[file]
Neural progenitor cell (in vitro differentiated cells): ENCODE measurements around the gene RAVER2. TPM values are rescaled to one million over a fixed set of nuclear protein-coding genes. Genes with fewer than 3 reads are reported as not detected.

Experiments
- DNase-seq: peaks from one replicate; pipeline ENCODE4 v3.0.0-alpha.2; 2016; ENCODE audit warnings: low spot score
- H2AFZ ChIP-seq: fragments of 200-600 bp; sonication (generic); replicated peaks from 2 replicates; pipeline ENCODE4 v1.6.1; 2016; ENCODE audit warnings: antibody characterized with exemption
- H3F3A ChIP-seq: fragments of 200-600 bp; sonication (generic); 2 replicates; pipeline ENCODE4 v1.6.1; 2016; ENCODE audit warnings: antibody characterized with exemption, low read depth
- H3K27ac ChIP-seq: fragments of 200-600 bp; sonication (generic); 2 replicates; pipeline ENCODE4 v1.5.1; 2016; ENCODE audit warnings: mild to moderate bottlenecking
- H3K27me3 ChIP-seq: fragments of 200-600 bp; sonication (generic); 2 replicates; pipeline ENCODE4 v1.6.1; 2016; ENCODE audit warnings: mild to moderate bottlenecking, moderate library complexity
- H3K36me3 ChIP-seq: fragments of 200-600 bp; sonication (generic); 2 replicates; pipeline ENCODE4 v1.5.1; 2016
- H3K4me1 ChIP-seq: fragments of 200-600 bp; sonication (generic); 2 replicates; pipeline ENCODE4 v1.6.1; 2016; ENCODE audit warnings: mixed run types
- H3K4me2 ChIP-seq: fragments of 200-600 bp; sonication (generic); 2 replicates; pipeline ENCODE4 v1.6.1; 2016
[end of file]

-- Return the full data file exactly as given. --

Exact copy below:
Neural progenitor cell (in vitro differentiated cells): ENCODE measurements around the gene RAVER2. TPM values are rescaled to one million over a fixed set of nuclear protein-coding genes. Genes with fewer than 3 reads are reported as not detected.

Experiments
- DNase-seq: peaks from one replicate; pipeline ENCODE4 v3.0.0-alpha.2; 2016; ENCODE audit warnings: low spot score
- H2AFZ ChIP-seq: fragments of 200-600 bp; sonication (generic); replicated peaks from 2 replicates; pipeline ENCODE4 v1.6.1; 2016; ENCODE audit warnings: antibody characterized with exemption
- H3F3A ChIP-seq: fragments of 200-600 bp; sonication (generic); 2 replicates; pipeline ENCODE4 v1.6.1; 2016; ENCODE audit warnings: antibody characterized with exemption, low read depth
- H3K27ac ChIP-seq: fragments of 200-600 bp; sonication (generic); 2 replicates; pipeline ENCODE4 v1.5.1; 2016; ENCODE audit warnings: mild to moderate bottlenecking
- H3K27me3 ChIP-seq: fragments of 200-600 bp; sonication (generic); 2 replicates; pipeline ENCODE4 v1.6.1; 2016; ENCODE audit warnings: mild to moderate bottlenecking, moderate library complexity
- H3K36me3 ChIP-seq: fragments of 200-600 bp; sonication (generic); 2 replicates; pipeline ENCODE4 v1.5.1; 2016
- H3K4me1 ChIP-seq: fragments of 200-600 bp; sonication (generic); 2 replicates; pipeline ENCODE4 v1.6.1; 2016; ENCODE audit warnings: mixed run types
- H3K4me2 ChIP-seq: fragments of 200-600 bp; sonication (generic); 2 replicates; pipeline ENCODE4 v1.6.1; 2016